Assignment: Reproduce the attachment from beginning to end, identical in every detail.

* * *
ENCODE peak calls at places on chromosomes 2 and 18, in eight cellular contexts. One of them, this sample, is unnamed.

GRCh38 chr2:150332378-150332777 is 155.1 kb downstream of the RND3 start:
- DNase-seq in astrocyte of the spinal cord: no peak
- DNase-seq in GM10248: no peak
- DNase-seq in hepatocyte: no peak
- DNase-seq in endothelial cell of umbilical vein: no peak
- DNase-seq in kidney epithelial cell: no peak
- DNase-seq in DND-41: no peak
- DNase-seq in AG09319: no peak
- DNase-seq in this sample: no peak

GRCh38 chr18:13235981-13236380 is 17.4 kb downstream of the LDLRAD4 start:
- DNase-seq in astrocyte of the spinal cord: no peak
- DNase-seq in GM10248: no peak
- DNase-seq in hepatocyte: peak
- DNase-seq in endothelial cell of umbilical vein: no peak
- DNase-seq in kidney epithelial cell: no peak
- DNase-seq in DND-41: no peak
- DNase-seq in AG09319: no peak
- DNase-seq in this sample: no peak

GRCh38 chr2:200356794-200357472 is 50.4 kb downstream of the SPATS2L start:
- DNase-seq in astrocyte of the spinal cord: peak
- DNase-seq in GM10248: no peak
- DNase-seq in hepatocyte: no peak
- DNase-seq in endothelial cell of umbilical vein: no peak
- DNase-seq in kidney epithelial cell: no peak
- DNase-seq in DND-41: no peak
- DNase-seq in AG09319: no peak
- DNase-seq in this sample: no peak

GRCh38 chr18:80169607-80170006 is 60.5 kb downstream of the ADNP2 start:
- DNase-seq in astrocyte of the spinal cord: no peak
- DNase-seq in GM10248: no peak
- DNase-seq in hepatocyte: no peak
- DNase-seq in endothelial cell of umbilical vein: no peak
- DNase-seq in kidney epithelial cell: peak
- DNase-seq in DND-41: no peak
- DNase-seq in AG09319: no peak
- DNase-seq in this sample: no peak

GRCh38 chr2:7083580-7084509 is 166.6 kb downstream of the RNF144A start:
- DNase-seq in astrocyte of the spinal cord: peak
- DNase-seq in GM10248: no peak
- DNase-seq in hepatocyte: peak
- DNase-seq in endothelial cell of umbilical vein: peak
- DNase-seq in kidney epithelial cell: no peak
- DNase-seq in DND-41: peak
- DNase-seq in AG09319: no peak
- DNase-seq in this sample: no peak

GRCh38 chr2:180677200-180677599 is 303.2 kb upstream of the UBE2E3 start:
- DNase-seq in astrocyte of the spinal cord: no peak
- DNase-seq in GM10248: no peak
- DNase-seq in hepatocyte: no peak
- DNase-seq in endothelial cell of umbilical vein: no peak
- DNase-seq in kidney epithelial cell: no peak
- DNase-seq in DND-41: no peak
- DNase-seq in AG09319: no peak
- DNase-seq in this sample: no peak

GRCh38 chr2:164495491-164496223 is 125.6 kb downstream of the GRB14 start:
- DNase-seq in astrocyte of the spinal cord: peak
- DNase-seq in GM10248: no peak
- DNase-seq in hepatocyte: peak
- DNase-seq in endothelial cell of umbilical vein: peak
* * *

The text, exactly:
ENCODE peak calls at places on chromosomes 2 and 18, in eight cellular contexts. One of them, this sample, is unnamed.

GRCh38 chr2:150332378-150332777 is 155.1 kb downstream of the RND3 start:
- DNase-seq in astrocyte of the spinal cord: no peak
- DNase-seq in GM10248: no peak
- DNase-seq in hepatocyte: no peak
- DNase-seq in endothelial cell of umbilical vein: no peak
- DNase-seq in kidney epithelial cell: no peak
- DNase-seq in DND-41: no peak
- DNase-seq in AG09319: no peak
- DNase-seq in this sample: no peak

GRCh38 chr18:13235981-13236380 is 17.4 kb downstream of the LDLRAD4 start:
- DNase-seq in astrocyte of the spinal cord: no peak
- DNase-seq in GM10248: no peak
- DNase-seq in hepatocyte: peak
- DNase-seq in endothelial cell of umbilical vein: no peak
- DNase-seq in kidney epithelial cell: no peak
- DNase-seq in DND-41: no peak
- DNase-seq in AG09319: no peak
- DNase-seq in this sample: no peak

GRCh38 chr2:200356794-200357472 is 50.4 kb downstream of the SPATS2L start:
- DNase-seq in astrocyte of the spinal cord: peak
- DNase-seq in GM10248: no peak
- DNase-seq in hepatocyte: no peak
- DNase-seq in endothelial cell of umbilical vein: no peak
- DNase-seq in kidney epithelial cell: no peak
- DNase-seq in DND-41: no peak
- DNase-seq in AG09319: no peak
- DNase-seq in this sample: no peak

GRCh38 chr18:80169607-80170006 is 60.5 kb downstream of the ADNP2 start:
- DNase-seq in astrocyte of the spinal cord: no peak
- DNase-seq in GM10248: no peak
- DNase-seq in hepatocyte: no peak
- DNase-seq in endothelial cell of umbilical vein: no peak
- DNase-seq in kidney epithelial cell: peak
- DNase-seq in DND-41: no peak
- DNase-seq in AG09319: no peak
- DNase-seq in this sample: no peak

GRCh38 chr2:7083580-7084509 is 166.6 kb downstream of the RNF144A start:
- DNase-seq in astrocyte of the spinal cord: peak
- DNase-seq in GM10248: no peak
- DNase-seq in hepatocyte: peak
- DNase-seq in endothelial cell of umbilical vein: peak
- DNase-seq in kidney epithelial cell: no peak
- DNase-seq in DND-41: peak
- DNase-seq in AG09319: no peak
- DNase-seq in this sample: no peak

GRCh38 chr2:180677200-180677599 is 303.2 kb upstream of the UBE2E3 start:
- DNase-seq in astrocyte of the spinal cord: no peak
- DNase-seq in GM10248: no peak
- DNase-seq in hepatocyte: no peak
- DNase-seq in endothelial cell of umbilical vein: no peak
- DNase-seq in kidney epithelial cell: no peak
- DNase-seq in DND-41: no peak
- DNase-seq in AG09319: no peak
- DNase-seq in this sample: no peak

GRCh38 chr2:164495491-164496223 is 125.6 kb downstream of the GRB14 start:
- DNase-seq in astrocyte of the spinal cord: peak
- DNase-seq in GM10248: no peak
- DNase-seq in hepatocyte: peak
- DNase-seq in endothelial cell of umbilical vein: peak